Eliminator sees the company turning its hand to the quasi-3D effect of late ’80s racing games… and then layering a brutally challenging bit of shoot ’em up action atop it. I also have fond memories of it for admittedly strange and anecdotal reasons that are little to do with the game itself…

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Atari ST A to Z: Atomino

First released in 1985, Atari’s ST range of 16-bit computers were the official follow-ups to the 8-Bit range.

Over their eight years on the market, they saw a variety of weird and wonderful games, as developers were provided with greater graphical fidelity and faster processing speeds… even if the ST’s Yamaha YM2149 PSG sound chip was technically inferior to the POKEY chip of the 8-bit range!

Let’s kick off our exploration of the ST’s extensive and varied library with Atomino, a 1990 release developed by Blue Byte and published by Psygnosis. This is a science-themed puzzle game in which you build molecules from atoms in increasingly complicated circumstances!

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Shantae: Risky’s Revenge – Jumping Generations

This article is one chapter of a multi-part Cover Game feature!
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An interesting aspect of the Shantae series is how its presentation and execution has evolved over time.

While the first game, being released in the twilight years of the 8-bit Game Boy Color, represented the diminutive handheld being pushed to its absolute limits, the two subsequent installments in particular made a specific effort to be “modern retro” titles — games that emulated experiences from systems of the past while providing modern-day conveniences.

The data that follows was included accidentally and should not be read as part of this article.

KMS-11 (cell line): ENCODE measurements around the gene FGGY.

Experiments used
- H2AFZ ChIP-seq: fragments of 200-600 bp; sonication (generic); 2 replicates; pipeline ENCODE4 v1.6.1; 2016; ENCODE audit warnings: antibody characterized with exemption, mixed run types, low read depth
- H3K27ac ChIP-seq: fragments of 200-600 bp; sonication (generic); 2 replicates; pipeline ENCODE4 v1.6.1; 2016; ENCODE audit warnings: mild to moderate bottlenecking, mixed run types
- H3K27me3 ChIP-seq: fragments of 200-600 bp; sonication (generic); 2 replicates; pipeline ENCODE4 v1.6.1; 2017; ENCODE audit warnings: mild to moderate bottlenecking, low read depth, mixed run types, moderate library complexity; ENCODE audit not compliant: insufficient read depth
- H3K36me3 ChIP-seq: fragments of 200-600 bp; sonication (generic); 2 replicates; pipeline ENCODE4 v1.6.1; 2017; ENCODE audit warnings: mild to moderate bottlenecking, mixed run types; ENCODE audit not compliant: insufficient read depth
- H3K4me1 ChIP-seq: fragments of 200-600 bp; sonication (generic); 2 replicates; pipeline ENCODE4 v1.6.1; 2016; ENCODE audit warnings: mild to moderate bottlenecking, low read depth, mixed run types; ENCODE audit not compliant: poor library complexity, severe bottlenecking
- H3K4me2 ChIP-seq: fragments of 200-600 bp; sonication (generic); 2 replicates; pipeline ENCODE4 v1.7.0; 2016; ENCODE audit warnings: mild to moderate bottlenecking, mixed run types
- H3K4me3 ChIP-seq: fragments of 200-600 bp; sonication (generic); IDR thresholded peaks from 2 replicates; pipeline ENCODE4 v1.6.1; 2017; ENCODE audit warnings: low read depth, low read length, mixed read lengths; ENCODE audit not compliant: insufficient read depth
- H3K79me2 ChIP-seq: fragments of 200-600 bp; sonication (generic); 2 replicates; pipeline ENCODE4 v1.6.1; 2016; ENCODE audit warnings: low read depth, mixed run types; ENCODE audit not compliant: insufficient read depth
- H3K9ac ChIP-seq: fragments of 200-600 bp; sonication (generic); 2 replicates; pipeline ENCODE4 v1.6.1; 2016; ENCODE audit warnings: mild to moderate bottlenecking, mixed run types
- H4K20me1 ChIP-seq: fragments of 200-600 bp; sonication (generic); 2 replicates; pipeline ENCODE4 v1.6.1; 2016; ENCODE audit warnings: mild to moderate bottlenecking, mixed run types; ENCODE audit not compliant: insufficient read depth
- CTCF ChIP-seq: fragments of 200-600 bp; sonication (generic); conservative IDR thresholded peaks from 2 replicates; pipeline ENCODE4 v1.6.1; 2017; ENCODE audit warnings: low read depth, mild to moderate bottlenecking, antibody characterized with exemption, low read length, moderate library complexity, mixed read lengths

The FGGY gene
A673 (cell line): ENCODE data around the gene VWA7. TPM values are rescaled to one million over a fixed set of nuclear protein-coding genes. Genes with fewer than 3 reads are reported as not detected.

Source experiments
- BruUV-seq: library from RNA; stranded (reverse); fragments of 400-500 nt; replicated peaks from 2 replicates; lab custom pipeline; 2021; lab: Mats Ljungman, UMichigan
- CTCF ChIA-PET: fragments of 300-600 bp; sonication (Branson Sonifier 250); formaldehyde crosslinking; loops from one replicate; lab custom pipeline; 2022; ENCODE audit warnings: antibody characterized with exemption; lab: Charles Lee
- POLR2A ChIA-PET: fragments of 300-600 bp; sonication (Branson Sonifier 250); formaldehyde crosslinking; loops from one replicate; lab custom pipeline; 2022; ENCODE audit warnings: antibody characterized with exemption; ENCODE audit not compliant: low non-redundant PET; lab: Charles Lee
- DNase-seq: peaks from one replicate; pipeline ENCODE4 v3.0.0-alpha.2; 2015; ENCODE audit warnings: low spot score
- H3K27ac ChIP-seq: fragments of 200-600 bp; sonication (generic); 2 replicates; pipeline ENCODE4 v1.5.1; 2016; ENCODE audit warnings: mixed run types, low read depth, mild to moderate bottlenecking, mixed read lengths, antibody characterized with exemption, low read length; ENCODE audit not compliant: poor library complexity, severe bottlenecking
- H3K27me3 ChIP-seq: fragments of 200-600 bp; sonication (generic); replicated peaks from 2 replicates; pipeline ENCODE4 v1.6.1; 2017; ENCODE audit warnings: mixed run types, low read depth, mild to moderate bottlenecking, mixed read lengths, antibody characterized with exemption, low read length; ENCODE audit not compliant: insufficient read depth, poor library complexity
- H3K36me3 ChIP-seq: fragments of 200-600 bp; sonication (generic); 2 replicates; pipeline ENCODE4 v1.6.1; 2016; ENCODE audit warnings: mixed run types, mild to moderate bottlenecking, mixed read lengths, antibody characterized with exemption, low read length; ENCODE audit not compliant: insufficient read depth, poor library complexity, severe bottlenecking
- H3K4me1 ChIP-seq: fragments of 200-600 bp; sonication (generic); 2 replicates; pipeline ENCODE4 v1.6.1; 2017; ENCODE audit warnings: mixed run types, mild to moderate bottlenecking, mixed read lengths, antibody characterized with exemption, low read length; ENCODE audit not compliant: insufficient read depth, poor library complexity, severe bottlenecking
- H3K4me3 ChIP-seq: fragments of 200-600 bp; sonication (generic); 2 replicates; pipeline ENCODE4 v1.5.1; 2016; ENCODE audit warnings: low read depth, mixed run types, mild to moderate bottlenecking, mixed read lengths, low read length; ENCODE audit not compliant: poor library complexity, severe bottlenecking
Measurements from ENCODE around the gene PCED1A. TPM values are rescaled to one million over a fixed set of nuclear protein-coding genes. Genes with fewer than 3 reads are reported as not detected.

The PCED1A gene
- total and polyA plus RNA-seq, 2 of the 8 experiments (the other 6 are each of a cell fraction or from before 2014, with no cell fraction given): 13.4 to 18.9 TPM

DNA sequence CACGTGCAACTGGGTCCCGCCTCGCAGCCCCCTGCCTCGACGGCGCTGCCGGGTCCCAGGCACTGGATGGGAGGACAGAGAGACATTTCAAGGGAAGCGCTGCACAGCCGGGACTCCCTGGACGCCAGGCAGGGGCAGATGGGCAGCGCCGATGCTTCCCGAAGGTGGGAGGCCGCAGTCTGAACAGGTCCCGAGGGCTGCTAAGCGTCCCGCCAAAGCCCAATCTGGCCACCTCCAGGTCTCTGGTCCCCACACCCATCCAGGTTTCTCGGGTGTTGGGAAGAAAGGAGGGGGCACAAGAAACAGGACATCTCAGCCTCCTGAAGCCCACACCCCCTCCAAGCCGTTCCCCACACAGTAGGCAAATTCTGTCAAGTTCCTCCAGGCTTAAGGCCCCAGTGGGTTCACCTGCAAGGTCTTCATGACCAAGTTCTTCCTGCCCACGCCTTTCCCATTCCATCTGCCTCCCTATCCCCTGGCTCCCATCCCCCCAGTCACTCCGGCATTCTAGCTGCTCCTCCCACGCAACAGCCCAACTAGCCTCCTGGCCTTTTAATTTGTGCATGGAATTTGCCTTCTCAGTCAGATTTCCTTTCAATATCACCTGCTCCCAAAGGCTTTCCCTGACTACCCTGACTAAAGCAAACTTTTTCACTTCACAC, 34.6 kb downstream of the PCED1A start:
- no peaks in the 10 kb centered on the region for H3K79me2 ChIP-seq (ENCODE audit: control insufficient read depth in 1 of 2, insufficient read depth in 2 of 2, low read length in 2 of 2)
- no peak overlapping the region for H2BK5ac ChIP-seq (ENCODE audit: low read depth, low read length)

Risky’s Revenge, which we’re concerned with today, very much has its sights set on the 16-bit era. And it explores this concept with a clear knowledge and understanding of not only the classic 16-bit consoles, but also the earlier 16-bit home computers.

Continue reading Shantae: Risky’s Revenge – Jumping Generations

Mega Drive Essentials: Fatal Labyrinth

Roguelikes have been around for many years now, but in recent years we’ve seen an explosion in popularity of more accessible games that present a friendlier face to this notoriously obtuse genre.

Well-received Western indie titles such as Spelunky, Rogue Legacy, Dungeons of Dredmor, FTL and numerous others helped popularise (and, some may argue, dilute) the roguelike genre. At the same time, games such as One Way Heroics and the Mystery Dungeon series helped develop the genre in a distinctively Japanese direction.

But this development isn’t quite as recent as you might think. In fact, we’ve had accessible console-style roguelikes since the 16-bit era, though many may not have been aware of “roguelike” as a genre at the time. And a great — if particularly punishing — example can be found in the form of Sega’s Fatal Labyrinth (aka Shi no Meikyuu: Labyrinth of Death, no relation to Compile Heart’s MeiQ: Labyrinth of Death) for Mega Drive.